Senate Majority Leader Mitch McConnell has promised that his chamber will be “looking at another direct payment” when the Senate reconvenes Monday. The debate will include the, and who will be eligible to receive it.
If you qualified for the(the maximum amount), you might not automatically get a second payment. White House economic adviser Larry Kudlow said on July 10 that unemployed and low-income individuals and families are likely to be the focus of the debate as Washington looks to the and prioritizes which institutions and people to help.
The requirements for a second stimulus payment will most likely be based on factors such as age, citizenship, income limit, marital status and number of dependents. The first stimulus payment set an age limit for children to qualify and limited the number of allowable dependents (more below).
Keep reading for all of the current information regarding another economic impact payment. This story is updated often with the latest information.
If more people are eligible for a second stimulus check
The broadest qualifications suggested so far comes from the Heroes Act (PDF) proposed by the House of Representatives in May. It has been strenuously opposed by the Senate and President Donald Trump, who called it DOA, but it can help frame the conversation about the upper limits of who might be able to receive a second stimulus check. Here’s who qualifies based on that proposal:
- Individuals who made less than $99,000 according to the adjusted gross income from their 2018 or 2019 taxes (whichever was most recently filed).
- College students, dependents over 17, disabled relatives and taxpayers’ parents.
- Families of up to five people.
- SSDI recipients.
- People who aren’t US citizens and do file tax returns, pay taxes and otherwise comply with federal tax law using an individual taxpayer identification number instead of a Social Security number.
Who might not qualify for an extra stimulus payment
McConnell has said that if the Senate, which his Republican party controls, passes another relief bill that includes more stimulus checks, the focus will be narrow. Based on speculation, here’s who might not be eligible for a second stimulus check.
Nobody qualifies: A stimulus package could be signed into law that gives tax credits and other incentives to businesses. It’s possible some people could get a travel or dining credit, but not a check.
People who make “too much” money: If another round of stimulus payments does pass, but allocations are smaller for IRS payments, it’s probable that income limits could become more strict. You may need a lower maximum yearly income (AGI on the tax form) to qualify. In other words, people who make more than a certain amount (that’s lower than the current cutoff of $99,000 for individuals) could potentially be left out of a second round. One example is a $40,000 per year income cap, first raised by McConnell (more below).
Carryover exclusions from the current CARES Act: Young people between 18 and 24, people who aren’t US citizens but pay taxes, people who are incarcerated.
Who wasn’t eligible for the first stimulus check
Let’s review who the first round rejected:
- Single taxpayers with an adjusted gross income above $99,000.
- Heads of households with an AGI over $136,500.
- Married couples with an AGI over $198,000.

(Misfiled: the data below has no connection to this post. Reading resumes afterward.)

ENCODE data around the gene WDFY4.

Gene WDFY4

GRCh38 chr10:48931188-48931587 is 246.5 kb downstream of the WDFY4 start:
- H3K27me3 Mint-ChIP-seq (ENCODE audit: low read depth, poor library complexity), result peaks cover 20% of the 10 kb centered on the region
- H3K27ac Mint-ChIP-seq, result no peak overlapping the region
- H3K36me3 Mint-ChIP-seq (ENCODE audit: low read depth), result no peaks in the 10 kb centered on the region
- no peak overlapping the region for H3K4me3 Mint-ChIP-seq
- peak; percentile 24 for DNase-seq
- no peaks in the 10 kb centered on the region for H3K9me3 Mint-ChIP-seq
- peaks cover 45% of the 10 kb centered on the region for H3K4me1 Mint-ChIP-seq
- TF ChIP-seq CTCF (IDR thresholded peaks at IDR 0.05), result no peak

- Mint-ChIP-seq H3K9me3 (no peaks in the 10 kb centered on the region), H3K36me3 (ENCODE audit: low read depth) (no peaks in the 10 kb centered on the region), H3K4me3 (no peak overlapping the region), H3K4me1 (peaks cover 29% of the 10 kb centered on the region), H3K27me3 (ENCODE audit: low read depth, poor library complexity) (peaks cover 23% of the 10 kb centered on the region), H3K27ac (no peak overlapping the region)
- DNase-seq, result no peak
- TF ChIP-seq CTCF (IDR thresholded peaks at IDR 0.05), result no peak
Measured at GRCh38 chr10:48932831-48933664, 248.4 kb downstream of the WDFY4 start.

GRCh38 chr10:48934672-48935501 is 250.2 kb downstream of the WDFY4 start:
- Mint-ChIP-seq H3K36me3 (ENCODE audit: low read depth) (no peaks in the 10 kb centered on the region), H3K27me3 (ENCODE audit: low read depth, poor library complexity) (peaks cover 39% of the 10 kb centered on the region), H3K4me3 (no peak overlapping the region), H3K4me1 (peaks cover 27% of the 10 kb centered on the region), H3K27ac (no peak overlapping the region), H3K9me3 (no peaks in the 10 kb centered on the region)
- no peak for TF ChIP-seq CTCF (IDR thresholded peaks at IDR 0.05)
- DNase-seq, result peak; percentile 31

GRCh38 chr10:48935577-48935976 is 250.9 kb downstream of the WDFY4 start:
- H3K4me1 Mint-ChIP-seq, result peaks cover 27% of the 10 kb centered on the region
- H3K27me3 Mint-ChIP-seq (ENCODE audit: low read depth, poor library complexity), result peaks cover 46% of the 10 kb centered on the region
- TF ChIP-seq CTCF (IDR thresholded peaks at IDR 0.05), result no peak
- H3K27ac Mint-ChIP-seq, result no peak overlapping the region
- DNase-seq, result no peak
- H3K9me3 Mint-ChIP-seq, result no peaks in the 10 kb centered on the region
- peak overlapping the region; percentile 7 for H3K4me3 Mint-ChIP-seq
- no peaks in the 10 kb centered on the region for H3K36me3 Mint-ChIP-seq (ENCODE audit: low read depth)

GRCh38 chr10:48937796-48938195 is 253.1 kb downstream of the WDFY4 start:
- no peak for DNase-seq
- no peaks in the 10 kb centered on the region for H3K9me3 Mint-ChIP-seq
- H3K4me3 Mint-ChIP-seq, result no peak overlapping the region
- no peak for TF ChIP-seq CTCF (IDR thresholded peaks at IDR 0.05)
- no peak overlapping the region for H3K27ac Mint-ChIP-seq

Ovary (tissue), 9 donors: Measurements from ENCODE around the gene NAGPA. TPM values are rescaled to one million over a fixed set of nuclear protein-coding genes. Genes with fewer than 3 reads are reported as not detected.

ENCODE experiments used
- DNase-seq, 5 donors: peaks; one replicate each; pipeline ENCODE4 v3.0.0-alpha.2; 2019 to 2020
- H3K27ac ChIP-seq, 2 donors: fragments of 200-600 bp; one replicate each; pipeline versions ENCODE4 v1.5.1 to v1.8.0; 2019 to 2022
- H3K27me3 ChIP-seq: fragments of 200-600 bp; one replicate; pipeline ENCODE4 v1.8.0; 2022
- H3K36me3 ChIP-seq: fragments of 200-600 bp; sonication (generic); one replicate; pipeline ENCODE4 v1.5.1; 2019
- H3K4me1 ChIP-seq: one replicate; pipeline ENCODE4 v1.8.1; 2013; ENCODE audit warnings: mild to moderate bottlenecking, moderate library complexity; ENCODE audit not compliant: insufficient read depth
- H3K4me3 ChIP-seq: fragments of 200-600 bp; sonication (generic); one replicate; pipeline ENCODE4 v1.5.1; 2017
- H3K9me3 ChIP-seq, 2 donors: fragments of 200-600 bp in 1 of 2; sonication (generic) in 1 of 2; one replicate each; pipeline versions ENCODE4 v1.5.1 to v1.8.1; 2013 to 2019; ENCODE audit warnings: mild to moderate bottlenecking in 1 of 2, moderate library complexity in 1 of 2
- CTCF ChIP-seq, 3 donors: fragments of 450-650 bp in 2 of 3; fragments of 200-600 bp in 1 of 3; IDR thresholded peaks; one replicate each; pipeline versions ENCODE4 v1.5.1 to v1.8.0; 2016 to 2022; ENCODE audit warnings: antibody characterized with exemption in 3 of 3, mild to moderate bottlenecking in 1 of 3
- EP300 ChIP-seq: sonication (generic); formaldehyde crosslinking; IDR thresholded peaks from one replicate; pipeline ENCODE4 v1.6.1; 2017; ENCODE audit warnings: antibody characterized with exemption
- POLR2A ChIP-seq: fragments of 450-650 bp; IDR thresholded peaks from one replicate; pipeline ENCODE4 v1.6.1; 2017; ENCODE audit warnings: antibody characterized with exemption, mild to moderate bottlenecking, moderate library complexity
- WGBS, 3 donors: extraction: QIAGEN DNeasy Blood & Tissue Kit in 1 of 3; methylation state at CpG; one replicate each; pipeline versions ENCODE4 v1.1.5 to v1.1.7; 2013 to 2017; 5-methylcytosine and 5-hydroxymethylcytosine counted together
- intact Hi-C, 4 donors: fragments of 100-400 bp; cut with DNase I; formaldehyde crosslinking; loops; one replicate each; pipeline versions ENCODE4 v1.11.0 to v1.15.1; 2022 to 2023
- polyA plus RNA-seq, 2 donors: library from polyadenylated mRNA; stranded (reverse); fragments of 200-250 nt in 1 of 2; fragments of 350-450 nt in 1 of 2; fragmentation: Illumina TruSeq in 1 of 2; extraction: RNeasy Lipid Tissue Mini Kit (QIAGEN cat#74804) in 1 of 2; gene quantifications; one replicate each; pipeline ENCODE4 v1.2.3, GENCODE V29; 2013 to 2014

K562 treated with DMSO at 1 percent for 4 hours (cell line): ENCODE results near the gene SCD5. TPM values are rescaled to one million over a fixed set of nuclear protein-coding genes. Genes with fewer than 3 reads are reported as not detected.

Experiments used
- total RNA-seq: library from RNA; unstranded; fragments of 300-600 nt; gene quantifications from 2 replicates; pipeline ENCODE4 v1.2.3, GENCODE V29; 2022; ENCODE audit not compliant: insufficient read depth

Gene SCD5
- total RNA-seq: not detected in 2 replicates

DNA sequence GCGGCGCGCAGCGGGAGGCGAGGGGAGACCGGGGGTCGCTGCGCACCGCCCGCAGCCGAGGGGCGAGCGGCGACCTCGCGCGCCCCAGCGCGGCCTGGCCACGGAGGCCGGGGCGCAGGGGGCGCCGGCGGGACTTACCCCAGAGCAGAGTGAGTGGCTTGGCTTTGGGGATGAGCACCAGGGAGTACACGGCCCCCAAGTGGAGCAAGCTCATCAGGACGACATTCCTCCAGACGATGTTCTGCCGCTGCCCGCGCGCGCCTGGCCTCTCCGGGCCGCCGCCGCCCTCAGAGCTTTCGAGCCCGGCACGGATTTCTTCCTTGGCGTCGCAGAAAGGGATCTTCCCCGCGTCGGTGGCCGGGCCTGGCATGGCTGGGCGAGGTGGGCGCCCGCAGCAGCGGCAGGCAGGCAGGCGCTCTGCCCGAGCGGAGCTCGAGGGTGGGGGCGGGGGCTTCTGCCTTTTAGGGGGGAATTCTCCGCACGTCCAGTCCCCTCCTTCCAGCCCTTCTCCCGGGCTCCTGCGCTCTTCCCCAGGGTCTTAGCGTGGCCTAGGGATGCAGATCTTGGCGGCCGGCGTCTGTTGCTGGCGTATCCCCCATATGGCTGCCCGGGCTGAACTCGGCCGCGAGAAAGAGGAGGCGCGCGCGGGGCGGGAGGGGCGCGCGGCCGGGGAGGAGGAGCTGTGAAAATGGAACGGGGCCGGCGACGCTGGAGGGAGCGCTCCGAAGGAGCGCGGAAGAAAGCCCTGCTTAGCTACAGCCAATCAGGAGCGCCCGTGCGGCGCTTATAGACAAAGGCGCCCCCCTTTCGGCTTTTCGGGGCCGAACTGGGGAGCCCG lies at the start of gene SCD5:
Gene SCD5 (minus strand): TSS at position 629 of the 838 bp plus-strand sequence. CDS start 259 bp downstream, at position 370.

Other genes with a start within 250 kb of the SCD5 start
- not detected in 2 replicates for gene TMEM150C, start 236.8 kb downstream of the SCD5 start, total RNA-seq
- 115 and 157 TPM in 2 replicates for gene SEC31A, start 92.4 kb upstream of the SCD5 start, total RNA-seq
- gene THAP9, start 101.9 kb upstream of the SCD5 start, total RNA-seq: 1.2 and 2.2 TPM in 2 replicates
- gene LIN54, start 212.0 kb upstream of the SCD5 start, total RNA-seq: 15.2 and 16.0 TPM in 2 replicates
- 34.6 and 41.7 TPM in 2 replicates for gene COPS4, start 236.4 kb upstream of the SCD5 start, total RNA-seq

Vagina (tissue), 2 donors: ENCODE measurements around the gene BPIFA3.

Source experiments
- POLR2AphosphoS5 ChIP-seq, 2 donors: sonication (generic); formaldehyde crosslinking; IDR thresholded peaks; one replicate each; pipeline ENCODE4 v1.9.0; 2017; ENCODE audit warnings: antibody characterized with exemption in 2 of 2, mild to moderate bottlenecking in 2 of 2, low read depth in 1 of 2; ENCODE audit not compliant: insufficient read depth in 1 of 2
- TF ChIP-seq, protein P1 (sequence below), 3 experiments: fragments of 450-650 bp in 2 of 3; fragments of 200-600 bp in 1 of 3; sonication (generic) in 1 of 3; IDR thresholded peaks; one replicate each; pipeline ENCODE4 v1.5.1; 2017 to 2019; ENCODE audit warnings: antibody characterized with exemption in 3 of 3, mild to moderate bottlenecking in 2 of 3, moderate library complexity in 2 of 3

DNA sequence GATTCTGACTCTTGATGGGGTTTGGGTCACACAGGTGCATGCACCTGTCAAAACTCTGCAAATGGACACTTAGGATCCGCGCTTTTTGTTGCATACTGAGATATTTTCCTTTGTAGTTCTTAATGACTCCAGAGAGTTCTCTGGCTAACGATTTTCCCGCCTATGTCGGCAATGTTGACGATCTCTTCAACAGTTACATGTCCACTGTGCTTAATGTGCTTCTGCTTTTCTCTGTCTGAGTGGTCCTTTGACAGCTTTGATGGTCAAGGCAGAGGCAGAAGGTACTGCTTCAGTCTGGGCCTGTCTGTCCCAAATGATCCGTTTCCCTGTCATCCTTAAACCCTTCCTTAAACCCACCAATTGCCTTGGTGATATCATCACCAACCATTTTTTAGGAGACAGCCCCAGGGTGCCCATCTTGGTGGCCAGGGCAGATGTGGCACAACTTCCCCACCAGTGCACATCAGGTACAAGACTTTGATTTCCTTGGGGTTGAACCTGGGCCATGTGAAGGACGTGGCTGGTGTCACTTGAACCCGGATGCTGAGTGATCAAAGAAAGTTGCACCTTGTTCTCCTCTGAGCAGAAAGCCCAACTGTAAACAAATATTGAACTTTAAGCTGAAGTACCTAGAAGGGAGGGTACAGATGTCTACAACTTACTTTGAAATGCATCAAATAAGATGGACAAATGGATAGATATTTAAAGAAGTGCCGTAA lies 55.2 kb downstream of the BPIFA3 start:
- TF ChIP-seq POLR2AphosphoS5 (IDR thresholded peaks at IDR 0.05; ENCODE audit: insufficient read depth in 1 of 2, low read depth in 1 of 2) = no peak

- Children over 16 and college students under age 24.
- Nonresident aliens, as defined by the US government.
Income limit? Why people are talking about $40,000
It’s been suggested that the next stimulus check would only go out to people who make $40,000 a year or less. The supposed income limit — which is not final — came from remarks made by McConnell on July 6, who answered a reporter’s question about the second stimulus check by saying: “I think the people who have been hit the hardest are people who make about $40,000 a year or less. Many of them work in the hospitality industry. So that could well be a part of it.”
Nancy Pelosi, the House Speaker, questioned McConnell’s proposed salary cap. “I don’t know where the $40,000 came from,” she said during a July 9 press conference. “I think families making over $40,000 probably need assistance, depending on their situation.”
That figure doesn’t scale across all US markets. In San Francisco, for example, the US Department of Housing and Urban Development defines “very low income limits” at $60,900 for a single earner and $87,000 for a family of four, based on 50% of the metro area’s median income in 2020. That would be well above any $40,000 cutoff.
It’s been suggested that the $40,000 figure McConnell cited came from an open letter published June 16 from over 150 economists, led by Ben Bernanke, the former chair of the Federal Reserve, which stated that “among people who were working in February, almost 40% (PDF) of those in households making less than $40,000 a year had lost a job in March.”
When will stimulus check qualifications be decided?
We won’t know anything for sure until a stimulus bill comes into clearer focus, but we have a good idea. The conversation is expected to start in earnest on Monday, July 20, when the Senate is back in session.
“As soon as the Senate gets back [from its current recess], we are going to sit down on a bipartisan basis with the Republicans and the Democrats,” Treasury Secretary Steven Mnuchin told CNBC on July 9. He added that it will be a priority for the next legislation to be passed between July 20 and the end of the month.
For more, here’s what we know about the. We also have information on , and .